Sunday, March 9, 2008

Blame game in the BN has started

THE finger pointing has already started within the BN. Less than 24 hours after getting kicked out of Penang, Kedah, Perak and Selangor and having failed to reclaim Kelantan, the blame game has started.

Even before the election, there were voices saying that the ruling coalition was about to get some surprises. When it happened, the party leaders stood stunned and speechless. Pak Lah's Press Conference lasted not more than five minutes, and he fielded a few questions from the many newsmen.

This was in contrast to the 2004 victory Press Conference when Pak Lah were surrounded by a big crowd of newsmen wanting to ask him questions. The PM smiled, and answered all questions. There was also a big celebration of cake cutting and songs and flag waving in the Dewan Tun Hussein Onn at party headquarters to mark the unprecedented win.

But this time around, the Press Conference was short. Even the audio wasn't clear and there weren't many victorious faces in the background when Pak Lah claimed victory of the country's 12th general election.

In only four years, the euphoria brought about by a historic win at the polls had burst and turned to agony. A win is a win, of course. But the taste of victory is bitter, almost hollow. This was one victory accompanied by a lot of pain and disappointment.

The finger-pointing actually started on the night the results were announced. The Perlis Menteri Besar, Shahidan Kassim, took a swipe at his party colleagues, though no names were mentioned. Shahidan, who retained his seat and state, said BN Perlis and especially UMNO Perlis had to endure internal stabbing while fending off opposition party onslaught.

Shahidan was apparently referring to UMNO and BN Secretary General Radzi Sheikh Ahmad who, during the election run-up, had declared that the best person to be Perlis MB was Azmi Khalid.

Radzi's reasons were simple - Azmi is his friend and that he has a young and beautiful wife. (The wife was a newscaster with private TV station, TV3.)

While Shahidan's outburst was shown on TV (which has not been repeated for obvious reasons), I believe other expressions of anger, disappointment and frustration were made in private and shared only with close family members and close confidants.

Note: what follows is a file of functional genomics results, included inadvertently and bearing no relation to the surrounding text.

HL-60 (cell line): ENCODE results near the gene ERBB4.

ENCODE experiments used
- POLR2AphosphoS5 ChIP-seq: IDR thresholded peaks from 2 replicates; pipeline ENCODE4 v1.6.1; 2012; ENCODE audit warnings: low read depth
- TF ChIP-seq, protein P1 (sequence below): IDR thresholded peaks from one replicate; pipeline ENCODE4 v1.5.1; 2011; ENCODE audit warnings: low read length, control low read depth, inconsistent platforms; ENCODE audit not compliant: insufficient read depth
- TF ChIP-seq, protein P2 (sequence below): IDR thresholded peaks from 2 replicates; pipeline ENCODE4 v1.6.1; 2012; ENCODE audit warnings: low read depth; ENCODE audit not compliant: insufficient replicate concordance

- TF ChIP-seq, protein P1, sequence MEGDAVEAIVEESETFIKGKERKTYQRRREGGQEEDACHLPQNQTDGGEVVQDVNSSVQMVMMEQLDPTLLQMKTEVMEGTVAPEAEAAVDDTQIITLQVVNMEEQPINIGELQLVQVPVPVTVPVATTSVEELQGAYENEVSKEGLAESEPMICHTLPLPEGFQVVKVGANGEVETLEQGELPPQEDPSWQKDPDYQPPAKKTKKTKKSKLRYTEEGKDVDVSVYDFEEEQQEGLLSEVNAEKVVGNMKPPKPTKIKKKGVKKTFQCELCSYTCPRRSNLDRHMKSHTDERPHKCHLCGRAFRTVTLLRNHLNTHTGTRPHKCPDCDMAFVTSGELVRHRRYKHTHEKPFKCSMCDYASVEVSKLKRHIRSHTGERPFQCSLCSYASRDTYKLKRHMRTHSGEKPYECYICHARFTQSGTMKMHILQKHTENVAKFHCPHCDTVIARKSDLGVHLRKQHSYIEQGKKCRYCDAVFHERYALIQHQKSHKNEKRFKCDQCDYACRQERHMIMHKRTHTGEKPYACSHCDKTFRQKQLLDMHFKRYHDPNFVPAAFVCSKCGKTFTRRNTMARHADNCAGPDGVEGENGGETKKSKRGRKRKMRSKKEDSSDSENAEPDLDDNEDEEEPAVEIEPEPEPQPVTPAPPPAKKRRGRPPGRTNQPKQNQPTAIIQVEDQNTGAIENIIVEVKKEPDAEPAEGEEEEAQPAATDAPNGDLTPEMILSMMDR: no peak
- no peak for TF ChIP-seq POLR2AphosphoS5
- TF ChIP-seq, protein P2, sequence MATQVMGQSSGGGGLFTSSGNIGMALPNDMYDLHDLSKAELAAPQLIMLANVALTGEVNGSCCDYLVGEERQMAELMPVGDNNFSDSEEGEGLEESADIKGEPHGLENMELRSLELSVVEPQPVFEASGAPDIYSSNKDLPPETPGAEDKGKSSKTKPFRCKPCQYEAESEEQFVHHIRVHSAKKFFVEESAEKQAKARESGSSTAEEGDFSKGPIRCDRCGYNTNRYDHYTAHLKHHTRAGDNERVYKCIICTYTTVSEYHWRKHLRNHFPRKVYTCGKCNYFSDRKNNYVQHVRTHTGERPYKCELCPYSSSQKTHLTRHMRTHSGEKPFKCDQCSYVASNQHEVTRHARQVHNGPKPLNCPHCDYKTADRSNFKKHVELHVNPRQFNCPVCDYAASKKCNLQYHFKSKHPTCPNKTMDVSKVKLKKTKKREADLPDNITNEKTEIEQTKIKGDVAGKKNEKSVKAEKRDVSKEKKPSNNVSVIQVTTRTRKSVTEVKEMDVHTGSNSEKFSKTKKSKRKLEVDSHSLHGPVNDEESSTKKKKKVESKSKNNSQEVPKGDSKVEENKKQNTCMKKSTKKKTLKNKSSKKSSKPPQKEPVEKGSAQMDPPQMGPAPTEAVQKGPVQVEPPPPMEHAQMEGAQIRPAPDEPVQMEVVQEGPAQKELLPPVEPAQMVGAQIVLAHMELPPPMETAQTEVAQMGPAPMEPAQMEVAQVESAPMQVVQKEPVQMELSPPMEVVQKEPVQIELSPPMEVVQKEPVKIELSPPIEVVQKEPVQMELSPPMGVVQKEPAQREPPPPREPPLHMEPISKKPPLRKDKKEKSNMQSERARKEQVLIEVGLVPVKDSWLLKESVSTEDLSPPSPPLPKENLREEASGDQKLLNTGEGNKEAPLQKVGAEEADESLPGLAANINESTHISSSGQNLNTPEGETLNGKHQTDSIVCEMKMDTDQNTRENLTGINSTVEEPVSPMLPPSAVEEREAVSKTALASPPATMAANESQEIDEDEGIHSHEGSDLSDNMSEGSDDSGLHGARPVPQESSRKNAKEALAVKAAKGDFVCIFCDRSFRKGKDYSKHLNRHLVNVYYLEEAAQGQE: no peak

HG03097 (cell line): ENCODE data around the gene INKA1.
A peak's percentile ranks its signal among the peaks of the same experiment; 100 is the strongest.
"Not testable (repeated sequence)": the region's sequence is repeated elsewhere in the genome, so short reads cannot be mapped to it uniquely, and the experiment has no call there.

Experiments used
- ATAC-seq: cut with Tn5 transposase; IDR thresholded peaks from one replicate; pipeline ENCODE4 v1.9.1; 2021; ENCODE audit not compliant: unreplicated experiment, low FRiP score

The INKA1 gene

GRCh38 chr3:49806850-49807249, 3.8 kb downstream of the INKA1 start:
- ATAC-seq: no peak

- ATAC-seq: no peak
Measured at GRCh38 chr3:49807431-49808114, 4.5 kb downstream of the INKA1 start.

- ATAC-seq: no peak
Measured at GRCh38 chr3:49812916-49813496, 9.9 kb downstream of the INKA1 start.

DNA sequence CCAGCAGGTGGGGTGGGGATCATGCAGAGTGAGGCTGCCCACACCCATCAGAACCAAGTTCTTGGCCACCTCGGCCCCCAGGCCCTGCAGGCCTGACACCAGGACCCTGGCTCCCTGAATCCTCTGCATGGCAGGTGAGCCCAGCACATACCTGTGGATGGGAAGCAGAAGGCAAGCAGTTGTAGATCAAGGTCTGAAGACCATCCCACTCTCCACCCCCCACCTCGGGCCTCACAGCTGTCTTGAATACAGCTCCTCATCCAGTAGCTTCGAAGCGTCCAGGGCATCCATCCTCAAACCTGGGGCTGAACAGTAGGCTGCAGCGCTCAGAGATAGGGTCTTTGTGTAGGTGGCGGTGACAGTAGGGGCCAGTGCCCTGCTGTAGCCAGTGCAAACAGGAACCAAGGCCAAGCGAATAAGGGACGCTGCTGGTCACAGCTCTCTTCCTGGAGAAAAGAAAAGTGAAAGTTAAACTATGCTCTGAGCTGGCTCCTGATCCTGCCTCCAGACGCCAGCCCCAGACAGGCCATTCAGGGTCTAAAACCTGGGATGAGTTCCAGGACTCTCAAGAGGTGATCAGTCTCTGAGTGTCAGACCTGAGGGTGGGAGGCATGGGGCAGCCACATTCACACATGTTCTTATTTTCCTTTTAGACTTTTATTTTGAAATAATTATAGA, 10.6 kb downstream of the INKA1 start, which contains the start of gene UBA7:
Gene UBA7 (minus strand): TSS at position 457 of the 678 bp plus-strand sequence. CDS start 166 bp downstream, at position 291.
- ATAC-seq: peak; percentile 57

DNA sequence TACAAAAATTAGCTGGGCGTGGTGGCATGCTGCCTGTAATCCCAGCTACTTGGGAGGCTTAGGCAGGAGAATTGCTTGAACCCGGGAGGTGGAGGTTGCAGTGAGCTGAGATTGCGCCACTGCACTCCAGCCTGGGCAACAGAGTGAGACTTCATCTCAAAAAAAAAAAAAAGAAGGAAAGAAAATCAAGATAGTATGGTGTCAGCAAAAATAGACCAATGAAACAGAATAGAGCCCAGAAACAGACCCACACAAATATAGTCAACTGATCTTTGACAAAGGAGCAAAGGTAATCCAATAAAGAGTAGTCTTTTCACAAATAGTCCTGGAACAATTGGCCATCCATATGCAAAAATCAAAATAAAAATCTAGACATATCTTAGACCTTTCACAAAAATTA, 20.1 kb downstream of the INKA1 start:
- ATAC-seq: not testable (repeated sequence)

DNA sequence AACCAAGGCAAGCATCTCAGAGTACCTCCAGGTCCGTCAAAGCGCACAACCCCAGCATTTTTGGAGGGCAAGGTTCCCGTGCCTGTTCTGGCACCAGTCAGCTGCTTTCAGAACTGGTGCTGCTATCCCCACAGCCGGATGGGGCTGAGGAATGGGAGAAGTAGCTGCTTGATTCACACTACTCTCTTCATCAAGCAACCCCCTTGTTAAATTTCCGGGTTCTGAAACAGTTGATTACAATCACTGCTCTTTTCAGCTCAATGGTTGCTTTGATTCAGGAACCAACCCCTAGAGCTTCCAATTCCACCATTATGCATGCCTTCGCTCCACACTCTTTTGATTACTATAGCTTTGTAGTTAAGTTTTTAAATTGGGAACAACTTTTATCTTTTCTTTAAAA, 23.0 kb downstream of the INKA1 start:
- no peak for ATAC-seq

In the country's history, the ruling coalition has not seen a more humiliating rejection.On top of losing four states to the Opposition and unable to win back one (Kelantan), the Barisan also lost its two-third majority for the first time.

BN components Gerakan, MCA and the MIC suffered a defeat that could very well compell their members to decide whether or not to continue their struggle under the same name. The parties only managed a token representation in the new government.

The blame game is going to be more intensed in the coming weeks. No one within the BN hierarchy will be spared. There'll be calls for resignations, that's for sure. I expect this call to be louder and widespread.

2 comments:

Hanturaya said...

Dato;

Paklah should take it like a man. He is responsible for the defeat, yes, defeat. Failure to retain the two third majority is actually a defeat.

Tak kirala short of eights seats to obtain two third or even short of one seat, a miss is a miss.

When Tunku failed in the 1969 GE he left, even Tun M knew it. He left gracefully after the 1999 General Election and mind you at that time BN obtained two third majority but he still took responsibility.

But this Islam-Hadari-man is arrogant. Refuse to be responsible. Maybe his agenda is to destroy UMNO and BN, as if he still continue to sit in the number-one chair is the beginning of the end for UMNO and BN. Adios

beingmacbeth said...

What is a victory when we've won at the cost of honor and dignity? Truly, and blatantly, the people who sits at the top is not familiar with these two words.

Money matters, I suppose.

They've sold their souls, and they expect to be rewarded with more money and popularity? Pity, they'll get neither.

Maybe this is a good thing, the defeat. So that they'd learn. If they don't, our next election will be a total joke.